I thoroughly enjoyed The Singer Trilogy, and subsequently ordered and read Miller's book The Path of Celtic Prayer. Though not as rich as some of Miller's other works, The Path of Celtic Prayer addressed several intriguing themes relating to our experience of God.
I. The Spirituality of Nature
From St. Francis to Thoreau to Wendell Berry, I have been attracted to authors possessing a strong sense of the spirituality of nature, blazing a middle-ground between pagan pantheism and fundamentalist utilitarianism. To recognize and appreciate the creation as the handiwork of the Creator is not nature-worship. We ought to know Psalm 19 both from reading the text and gazing at the sky.
II. The Power of Raw Scripture: Lectio Divina
The contemporary Celtic scholar Thomas O'Laughlin described Scripture as "literature born on the high ledges between this world and the next." I believe we need to cultivate a renewed appreciation for the reading of mere Scripture - raw and unadorned. "The Celts... seemed to believe there was a deliberate power for living in allowing the Bible to have its own majestic voice without the clutter of human chitchat trying to explain it." (53)
III. Liturgy as High Praise
There is a renewed interest in liturgy in the Church today that I think stems from a dissatisfaction with the irreverence of impromptu, colloquial devotion. I believe there is a place for spontaneous, spirit-inspired prayer, but I also believe it is untrue that the only "real" prayer is merely praying whatever comes into our heads.
The secular mind sometimes tries to fashion prayers and generally ends up with a divine headache. But the heart in love with God cheerfully labors over gladsome poetry. The heart is the place of prayer rehearsal. It is the editing room for dialogue with royalty... It is a foundry of intensity that smelts the ore of our devotion till it is fine enough to be formed into the highest kind of praise. Then, and only then, is the word beautiful enough to be spoken.Other high points in the book include an incisive discussion of the Trinity (33-35), a thought-provoking definition of confession ("It doesn't mean so much that we are informing God of our sins as it is agreeing with him that we are sinful... confession is that bold step by which we stand with God, look at our dark side and agree with all that he has said about it in his Word." -140), and a description of the pagan Celtic concept of spiritual energy referred to as the neart (21) - similar to the Chinese tao as described in C.S. Lewis's The Abolition of Man.-40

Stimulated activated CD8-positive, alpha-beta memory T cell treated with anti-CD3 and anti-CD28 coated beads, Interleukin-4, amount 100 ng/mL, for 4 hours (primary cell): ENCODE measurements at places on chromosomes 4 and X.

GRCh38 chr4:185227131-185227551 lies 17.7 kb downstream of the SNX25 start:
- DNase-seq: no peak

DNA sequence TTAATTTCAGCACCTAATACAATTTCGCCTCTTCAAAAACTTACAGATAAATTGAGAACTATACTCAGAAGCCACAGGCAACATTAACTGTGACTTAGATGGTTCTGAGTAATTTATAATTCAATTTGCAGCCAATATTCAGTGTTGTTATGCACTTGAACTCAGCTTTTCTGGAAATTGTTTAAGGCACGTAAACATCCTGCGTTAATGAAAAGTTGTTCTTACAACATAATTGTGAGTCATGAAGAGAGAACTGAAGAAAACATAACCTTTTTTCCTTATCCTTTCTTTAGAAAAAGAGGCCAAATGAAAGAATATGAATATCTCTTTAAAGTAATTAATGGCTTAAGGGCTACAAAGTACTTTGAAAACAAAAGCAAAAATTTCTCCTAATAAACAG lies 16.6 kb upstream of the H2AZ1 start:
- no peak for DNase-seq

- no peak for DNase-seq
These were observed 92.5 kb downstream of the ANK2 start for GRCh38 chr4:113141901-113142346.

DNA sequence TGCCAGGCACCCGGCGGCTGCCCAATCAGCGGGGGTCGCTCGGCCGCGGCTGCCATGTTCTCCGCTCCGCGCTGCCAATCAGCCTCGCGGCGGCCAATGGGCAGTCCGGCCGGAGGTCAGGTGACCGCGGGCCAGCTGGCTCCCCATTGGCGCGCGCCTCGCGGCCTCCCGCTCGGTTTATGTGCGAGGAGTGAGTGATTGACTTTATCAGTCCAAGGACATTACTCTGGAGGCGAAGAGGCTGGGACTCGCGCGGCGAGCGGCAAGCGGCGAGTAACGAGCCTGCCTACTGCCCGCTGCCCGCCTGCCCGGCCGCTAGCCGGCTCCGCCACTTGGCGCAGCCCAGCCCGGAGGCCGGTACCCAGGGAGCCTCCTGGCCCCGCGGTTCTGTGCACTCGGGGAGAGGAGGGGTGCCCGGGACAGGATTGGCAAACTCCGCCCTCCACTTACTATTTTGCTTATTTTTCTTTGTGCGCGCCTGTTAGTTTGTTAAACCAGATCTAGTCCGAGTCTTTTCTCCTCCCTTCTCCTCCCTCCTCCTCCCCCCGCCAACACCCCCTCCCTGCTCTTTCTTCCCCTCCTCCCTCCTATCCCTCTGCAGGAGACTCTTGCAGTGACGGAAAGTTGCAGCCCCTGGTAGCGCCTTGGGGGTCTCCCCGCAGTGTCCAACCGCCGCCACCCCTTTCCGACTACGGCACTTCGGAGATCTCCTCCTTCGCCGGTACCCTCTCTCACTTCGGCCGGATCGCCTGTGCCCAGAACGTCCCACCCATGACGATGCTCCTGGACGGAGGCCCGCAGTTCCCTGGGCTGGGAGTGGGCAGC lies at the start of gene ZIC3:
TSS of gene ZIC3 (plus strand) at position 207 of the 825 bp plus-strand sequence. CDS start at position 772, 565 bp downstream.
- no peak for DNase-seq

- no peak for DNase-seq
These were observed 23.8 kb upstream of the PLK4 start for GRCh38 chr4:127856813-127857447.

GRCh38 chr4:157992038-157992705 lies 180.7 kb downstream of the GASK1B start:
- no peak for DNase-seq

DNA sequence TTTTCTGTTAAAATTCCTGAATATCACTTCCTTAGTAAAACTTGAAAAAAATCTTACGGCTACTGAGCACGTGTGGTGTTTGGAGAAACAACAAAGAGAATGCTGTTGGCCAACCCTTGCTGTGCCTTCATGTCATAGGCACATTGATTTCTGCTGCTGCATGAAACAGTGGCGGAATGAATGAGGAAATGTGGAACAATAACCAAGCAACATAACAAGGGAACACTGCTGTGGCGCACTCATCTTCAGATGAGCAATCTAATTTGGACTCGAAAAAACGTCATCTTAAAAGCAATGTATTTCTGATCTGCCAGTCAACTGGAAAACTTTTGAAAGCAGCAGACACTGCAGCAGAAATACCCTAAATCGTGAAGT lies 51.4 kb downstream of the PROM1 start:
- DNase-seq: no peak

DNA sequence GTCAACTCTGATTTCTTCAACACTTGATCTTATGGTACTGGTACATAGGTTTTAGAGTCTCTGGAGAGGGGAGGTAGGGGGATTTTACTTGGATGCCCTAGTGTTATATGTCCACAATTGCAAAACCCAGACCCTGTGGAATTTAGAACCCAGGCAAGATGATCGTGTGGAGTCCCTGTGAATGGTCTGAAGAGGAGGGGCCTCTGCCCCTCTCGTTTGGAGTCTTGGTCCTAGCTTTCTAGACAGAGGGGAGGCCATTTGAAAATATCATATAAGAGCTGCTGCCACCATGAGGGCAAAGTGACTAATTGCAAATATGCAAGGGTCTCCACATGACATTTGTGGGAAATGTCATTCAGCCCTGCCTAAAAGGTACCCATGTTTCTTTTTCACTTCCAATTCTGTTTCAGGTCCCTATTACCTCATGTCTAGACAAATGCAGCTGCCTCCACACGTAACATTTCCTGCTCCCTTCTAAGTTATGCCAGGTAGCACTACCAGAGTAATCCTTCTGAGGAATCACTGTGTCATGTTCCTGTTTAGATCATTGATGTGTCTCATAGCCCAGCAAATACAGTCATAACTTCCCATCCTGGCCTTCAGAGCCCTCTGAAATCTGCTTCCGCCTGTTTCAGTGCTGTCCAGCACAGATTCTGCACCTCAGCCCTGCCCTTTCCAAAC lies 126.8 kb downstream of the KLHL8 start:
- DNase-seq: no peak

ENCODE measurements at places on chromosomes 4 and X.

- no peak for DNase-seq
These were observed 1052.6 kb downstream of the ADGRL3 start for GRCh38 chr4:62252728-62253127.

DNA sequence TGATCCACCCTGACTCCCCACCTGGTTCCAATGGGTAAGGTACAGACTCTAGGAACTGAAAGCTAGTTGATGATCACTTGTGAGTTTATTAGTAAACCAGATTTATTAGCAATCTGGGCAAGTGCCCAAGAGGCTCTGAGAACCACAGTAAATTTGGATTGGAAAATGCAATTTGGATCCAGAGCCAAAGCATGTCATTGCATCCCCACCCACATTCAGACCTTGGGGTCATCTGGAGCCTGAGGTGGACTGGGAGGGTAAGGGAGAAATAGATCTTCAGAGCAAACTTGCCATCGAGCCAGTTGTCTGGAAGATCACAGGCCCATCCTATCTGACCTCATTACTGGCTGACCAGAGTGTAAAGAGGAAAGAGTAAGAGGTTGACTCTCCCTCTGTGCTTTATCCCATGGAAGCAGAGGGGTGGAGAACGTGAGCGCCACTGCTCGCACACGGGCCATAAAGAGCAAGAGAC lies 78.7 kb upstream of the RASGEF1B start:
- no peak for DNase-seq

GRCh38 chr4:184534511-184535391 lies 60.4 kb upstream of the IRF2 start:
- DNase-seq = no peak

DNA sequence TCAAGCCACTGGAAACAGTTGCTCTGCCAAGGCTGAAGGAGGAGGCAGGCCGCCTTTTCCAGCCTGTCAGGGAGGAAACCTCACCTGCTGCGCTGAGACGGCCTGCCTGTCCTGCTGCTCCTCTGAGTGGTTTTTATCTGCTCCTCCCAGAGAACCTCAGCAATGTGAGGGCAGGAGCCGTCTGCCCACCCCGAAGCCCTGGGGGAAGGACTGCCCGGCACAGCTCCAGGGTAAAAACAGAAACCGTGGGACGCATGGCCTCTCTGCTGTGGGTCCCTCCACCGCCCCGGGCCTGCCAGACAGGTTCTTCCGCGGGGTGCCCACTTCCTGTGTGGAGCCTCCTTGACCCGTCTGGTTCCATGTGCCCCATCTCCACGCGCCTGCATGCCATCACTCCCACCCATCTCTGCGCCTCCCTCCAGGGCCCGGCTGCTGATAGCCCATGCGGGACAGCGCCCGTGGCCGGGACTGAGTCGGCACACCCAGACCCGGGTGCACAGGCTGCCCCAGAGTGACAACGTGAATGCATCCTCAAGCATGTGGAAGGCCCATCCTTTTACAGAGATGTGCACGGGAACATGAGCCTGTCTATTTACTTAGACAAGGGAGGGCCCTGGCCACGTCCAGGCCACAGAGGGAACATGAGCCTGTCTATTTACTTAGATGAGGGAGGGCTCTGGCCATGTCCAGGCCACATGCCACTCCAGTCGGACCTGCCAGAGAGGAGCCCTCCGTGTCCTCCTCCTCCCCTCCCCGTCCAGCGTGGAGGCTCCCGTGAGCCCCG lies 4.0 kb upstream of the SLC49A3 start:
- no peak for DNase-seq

The old Celtic prayers and runes are easily the best part of the book, almost to the point of giving Miller's commentary the flavor of filler. The prayers are encased in beautiful poetic forms and are of a reverence, depth, and simplicity that is timeless.
I leave you with an old Irish prayer we have hanging in our home just inside the door:
Deep peace of the running waves to you.
Deep peace of the flowing air to you.
Deep peace of the smiling stars to you.
Deep peace of the quiet earth to you.
Deep peace of the watching shepherds to you.
Deep peace of the Son of Peace to you.
Image courtesy of journeywithjesus.net